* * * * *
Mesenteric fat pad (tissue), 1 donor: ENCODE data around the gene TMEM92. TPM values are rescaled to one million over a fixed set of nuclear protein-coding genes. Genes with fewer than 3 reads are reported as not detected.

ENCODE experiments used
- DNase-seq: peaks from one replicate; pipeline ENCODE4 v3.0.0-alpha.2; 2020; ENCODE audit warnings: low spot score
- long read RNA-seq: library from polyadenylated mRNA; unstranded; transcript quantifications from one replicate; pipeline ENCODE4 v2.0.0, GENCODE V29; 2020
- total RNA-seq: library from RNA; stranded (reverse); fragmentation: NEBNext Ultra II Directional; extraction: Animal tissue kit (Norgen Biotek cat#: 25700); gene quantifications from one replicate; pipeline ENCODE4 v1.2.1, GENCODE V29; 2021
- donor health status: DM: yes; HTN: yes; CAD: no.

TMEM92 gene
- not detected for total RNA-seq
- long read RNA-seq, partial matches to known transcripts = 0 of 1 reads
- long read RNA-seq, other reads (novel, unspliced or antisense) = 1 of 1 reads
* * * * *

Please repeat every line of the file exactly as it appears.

Mesenteric fat pad (tissue), 1 donor: ENCODE data around the gene TMEM92. TPM values are rescaled to one million over a fixed set of nuclear protein-coding genes. Genes with fewer than 3 reads are reported as not detected.

ENCODE experiments used
- DNase-seq: peaks from one replicate; pipeline ENCODE4 v3.0.0-alpha.2; 2020; ENCODE audit warnings: low spot score
- long read RNA-seq: library from polyadenylated mRNA; unstranded; transcript quantifications from one replicate; pipeline ENCODE4 v2.0.0, GENCODE V29; 2020
- total RNA-seq: library from RNA; stranded (reverse); fragmentation: NEBNext Ultra II Directional; extraction: Animal tissue kit (Norgen Biotek cat#: 25700); gene quantifications from one replicate; pipeline ENCODE4 v1.2.1, GENCODE V29; 2021
- donor health status: DM: yes; HTN: yes; CAD: no.

TMEM92 gene
- not detected for total RNA-seq
- long read RNA-seq, partial matches to known transcripts = 0 of 1 reads
- long read RNA-seq, other reads (novel, unspliced or antisense) = 1 of 1 reads